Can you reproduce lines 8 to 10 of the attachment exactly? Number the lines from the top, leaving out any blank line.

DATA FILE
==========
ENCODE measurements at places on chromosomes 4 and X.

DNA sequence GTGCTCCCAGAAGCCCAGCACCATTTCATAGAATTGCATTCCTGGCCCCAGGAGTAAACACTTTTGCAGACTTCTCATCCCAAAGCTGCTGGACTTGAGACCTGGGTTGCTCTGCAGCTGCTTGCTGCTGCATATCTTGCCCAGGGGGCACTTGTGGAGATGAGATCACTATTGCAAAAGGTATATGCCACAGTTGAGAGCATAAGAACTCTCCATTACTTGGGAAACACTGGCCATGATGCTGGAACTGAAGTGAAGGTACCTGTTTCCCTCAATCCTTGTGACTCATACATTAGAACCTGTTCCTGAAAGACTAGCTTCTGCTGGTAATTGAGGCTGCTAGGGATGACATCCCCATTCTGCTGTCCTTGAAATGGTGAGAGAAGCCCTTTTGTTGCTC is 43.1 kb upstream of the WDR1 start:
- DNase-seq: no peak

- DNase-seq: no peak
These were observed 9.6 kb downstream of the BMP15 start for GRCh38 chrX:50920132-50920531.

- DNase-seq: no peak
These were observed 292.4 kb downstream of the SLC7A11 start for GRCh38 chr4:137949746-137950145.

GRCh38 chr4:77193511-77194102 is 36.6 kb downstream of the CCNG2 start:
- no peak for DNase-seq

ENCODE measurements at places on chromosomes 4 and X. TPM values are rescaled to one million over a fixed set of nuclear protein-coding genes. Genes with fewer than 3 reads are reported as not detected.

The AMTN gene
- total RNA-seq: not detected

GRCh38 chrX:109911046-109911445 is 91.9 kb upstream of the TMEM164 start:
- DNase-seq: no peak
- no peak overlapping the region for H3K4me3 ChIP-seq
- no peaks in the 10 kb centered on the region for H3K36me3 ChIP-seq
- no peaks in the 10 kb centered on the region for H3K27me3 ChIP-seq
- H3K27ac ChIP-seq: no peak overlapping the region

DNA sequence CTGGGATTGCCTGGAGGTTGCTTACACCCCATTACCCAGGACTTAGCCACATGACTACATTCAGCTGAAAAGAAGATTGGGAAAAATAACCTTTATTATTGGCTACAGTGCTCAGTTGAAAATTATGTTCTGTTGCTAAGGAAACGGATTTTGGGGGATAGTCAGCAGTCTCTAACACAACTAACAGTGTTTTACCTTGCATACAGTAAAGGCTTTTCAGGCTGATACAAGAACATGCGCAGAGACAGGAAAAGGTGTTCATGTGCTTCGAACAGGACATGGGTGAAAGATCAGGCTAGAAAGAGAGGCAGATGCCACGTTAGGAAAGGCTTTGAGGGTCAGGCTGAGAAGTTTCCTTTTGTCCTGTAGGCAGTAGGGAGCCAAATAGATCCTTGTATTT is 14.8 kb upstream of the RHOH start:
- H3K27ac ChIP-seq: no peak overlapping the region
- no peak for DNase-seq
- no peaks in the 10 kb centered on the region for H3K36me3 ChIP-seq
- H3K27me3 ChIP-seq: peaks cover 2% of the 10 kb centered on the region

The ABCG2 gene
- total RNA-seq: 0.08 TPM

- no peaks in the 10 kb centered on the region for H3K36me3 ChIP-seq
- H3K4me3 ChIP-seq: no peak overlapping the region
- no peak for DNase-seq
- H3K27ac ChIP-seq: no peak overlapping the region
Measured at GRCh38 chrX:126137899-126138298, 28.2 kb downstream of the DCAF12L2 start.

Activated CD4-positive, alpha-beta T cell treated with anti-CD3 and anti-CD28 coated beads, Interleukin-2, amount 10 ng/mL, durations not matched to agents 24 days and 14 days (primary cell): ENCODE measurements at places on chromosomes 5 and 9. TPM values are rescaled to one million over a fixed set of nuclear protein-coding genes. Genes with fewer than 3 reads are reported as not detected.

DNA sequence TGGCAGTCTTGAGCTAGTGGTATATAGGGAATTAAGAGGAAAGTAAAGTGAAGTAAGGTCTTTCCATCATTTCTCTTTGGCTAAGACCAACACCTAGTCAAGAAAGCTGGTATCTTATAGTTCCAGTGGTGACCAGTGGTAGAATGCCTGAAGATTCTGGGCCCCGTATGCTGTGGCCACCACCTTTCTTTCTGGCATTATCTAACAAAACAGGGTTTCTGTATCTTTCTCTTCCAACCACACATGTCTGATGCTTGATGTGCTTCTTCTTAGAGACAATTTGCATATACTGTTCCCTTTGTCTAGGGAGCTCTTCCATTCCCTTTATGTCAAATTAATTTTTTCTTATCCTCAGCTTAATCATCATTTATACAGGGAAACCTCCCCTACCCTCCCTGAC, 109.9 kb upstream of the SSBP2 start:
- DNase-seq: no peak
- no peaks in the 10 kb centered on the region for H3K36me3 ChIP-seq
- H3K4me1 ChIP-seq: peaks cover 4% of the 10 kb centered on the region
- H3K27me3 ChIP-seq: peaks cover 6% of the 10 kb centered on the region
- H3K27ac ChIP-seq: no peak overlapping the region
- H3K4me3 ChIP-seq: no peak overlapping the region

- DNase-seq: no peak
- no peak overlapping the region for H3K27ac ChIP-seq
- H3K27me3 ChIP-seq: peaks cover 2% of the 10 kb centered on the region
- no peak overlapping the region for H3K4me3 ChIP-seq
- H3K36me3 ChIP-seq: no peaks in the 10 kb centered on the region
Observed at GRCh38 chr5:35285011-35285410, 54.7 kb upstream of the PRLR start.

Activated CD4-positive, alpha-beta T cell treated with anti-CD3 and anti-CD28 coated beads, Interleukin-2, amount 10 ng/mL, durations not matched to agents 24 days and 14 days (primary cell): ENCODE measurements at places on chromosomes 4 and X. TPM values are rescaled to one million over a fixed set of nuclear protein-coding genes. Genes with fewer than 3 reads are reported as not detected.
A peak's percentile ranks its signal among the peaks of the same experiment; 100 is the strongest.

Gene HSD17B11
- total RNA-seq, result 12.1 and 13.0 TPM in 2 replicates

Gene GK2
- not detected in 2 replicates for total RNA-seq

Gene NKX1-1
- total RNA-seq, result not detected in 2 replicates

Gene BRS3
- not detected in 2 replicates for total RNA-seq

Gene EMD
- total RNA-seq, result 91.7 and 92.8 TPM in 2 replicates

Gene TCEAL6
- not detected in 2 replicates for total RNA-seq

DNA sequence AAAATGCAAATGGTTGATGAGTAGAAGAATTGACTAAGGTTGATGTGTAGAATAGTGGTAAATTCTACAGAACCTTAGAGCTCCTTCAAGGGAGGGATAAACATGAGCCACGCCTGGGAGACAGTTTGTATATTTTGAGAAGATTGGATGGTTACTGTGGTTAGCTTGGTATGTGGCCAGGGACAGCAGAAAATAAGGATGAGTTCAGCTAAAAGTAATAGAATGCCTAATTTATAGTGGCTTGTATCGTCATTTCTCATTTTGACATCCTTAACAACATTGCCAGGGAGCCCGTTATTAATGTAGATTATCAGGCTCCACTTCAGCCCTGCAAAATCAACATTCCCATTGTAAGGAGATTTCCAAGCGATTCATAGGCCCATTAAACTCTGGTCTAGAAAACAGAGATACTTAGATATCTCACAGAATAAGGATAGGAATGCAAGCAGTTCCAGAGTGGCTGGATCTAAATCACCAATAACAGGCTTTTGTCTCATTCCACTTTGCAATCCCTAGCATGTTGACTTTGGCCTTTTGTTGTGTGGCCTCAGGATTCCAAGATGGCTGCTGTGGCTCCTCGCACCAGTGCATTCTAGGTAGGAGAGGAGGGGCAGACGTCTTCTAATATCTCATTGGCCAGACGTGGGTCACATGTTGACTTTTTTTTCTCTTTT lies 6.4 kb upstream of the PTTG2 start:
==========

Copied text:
GRCh38 chr4:77193511-77194102 is 36.6 kb downstream of the CCNG2 start:
- no peak for DNase-seq

ENCODE measurements at places on chromosomes 4 and X. TPM values are rescaled to one million over a fixed set of nuclear protein-coding genes. Genes with fewer than 3 reads are reported as not detected.